Forests: a natural solution

From carbon source to carbon sink: how protecting, managing and restoring the world’s 
forests can help the climate and communities

1st June 2015

Deforestation of primary and secondary rainforest near the Bandan River, Sarawak, Borneo, Malaysia.
© Mattias Klum/Getty Images

Forests: a natural solution

From carbon source to carbon sink: how protecting, managing and restoring the world’s 
forests can help the climate and communities

By Zhang Xinsheng , President, International Union for Conservation of Nature

The risks climate change poses to humankind are tremendous, and the challenges of mitigating the rise in global temperatures are well documented. Our success in limiting climate change to less than 2°C depends on the actions we take, as individuals and as a global community. But we are not in this alone.

Natural systems and nature-based solutions are already helping to mitigate risks from natural disasters such as flooding and droughts caused by climate change. Similar actions can help mitigate climate change itself. In fact, halting the loss and degradation of natural systems and promoting their restoration have the potential to contribute over one third of the total climate change mitigation that scientists say is required by 2030.

Unfortunately, over the last few centuries, vast forest areas have been cleared, including some of the most biologically rich habitats on Earth, as demand for agriculture and forest products has grown with the human population.

Today, around 30 per cent of global forest cover has been completely cleared and a further 20 per cent has been degraded. Deforestation, forest degradation and land use now account for around 24 per cent of total global emissions, more than the entire global transportation sector. In this light, land use is a significant part of the problem contributing to climate change, but forests and forest landscapes can also be some of our best solutions. To maximise climate benefits from forests, we need to keep intact more of the forests we have, manage more sustainably the forests we use, and restore more of the ones we have lost.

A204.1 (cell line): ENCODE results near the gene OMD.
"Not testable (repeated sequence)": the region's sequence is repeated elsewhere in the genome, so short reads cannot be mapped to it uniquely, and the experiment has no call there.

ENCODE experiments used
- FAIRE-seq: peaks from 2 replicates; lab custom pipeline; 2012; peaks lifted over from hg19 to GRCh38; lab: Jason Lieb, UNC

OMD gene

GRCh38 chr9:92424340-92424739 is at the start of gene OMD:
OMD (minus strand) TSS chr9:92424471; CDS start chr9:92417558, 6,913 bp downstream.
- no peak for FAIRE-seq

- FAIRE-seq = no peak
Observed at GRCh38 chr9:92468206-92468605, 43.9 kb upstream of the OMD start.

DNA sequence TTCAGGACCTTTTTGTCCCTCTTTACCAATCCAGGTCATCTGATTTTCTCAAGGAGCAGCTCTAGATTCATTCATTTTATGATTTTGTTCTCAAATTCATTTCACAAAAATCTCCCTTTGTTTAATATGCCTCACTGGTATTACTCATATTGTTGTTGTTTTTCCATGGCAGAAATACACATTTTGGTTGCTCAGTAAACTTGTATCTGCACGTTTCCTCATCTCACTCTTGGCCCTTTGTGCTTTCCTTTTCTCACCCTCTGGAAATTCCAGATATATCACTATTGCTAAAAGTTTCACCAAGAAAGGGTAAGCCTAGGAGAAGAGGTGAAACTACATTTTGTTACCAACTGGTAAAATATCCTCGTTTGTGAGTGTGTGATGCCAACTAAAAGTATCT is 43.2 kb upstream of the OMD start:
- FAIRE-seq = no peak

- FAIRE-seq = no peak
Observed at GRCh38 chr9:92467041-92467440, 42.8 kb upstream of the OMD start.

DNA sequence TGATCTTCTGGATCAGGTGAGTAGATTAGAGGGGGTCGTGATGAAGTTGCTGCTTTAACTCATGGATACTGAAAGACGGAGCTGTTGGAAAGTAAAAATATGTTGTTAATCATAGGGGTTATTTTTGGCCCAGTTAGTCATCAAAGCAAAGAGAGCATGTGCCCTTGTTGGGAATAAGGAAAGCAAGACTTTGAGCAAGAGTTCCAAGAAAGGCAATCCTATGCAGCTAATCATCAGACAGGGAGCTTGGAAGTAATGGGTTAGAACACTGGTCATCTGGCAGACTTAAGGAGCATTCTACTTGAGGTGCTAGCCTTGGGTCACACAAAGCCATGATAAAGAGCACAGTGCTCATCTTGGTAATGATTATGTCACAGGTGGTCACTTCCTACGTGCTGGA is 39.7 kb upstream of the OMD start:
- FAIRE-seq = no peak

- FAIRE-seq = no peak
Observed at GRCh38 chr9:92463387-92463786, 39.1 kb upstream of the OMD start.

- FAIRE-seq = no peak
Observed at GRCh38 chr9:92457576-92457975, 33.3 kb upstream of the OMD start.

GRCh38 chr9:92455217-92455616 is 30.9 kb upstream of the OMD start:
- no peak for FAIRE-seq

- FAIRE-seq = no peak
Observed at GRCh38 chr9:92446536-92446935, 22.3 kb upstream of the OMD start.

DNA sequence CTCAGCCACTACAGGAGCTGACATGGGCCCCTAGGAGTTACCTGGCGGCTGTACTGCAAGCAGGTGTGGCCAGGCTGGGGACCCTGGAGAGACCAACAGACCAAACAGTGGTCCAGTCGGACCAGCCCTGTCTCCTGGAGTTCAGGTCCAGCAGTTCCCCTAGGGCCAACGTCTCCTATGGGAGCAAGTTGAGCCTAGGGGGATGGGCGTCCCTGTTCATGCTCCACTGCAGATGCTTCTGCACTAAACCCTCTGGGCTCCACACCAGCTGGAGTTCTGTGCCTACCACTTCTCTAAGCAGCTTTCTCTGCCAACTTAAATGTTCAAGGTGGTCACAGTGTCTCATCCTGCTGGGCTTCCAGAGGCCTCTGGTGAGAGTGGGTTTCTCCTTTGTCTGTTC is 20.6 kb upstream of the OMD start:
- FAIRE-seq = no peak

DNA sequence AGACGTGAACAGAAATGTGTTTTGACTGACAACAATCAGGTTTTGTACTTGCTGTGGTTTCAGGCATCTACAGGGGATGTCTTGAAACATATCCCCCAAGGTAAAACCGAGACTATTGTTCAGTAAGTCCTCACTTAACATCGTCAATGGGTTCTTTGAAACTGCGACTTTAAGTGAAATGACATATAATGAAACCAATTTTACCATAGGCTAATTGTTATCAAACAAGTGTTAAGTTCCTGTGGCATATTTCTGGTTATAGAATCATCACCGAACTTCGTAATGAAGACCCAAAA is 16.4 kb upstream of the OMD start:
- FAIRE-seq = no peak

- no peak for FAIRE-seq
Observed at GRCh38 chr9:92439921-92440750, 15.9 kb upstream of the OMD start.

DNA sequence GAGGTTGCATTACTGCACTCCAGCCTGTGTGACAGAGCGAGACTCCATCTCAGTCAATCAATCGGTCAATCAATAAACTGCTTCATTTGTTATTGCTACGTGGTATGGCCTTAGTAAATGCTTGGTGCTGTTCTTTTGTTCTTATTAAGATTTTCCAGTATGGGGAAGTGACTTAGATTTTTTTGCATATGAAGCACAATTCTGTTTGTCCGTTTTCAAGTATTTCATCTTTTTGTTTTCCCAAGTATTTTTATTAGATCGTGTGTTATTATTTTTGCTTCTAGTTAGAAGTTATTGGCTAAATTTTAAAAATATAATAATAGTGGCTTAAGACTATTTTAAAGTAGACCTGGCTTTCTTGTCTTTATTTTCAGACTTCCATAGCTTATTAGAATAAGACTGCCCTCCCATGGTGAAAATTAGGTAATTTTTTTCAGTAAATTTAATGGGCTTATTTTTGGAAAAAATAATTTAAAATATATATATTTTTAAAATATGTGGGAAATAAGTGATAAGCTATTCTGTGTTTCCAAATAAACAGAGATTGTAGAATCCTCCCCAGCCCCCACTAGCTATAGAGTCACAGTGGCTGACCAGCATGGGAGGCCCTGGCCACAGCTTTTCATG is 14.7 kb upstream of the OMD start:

Positive trend
In recent years, there have been many reasons to be optimistic that forest trends can change, and in some cases are changing, for the better. While as many as 13 million hectares of forest were converted to other uses or lost through natural causes each year in the last decade, the previous decade lost 16 million hectares per year. Today, more and more consumers are demanding forest products from sustainable sources, and an increasing number of major palm oil, timber, paper and other forest product corporations are beginning the conversion to deforestation-free supply chains.

In addition to creating and maintaining protected areas and launching initiatives toward more sustainable management, many countries, subnational governments and private landowners are restoring degraded forest lands. This helps take pressure off healthy, intact forests and reduce emissions from deforestation and forest degradation. And forest landscape restoration is just beginning to realise its potential on a global level.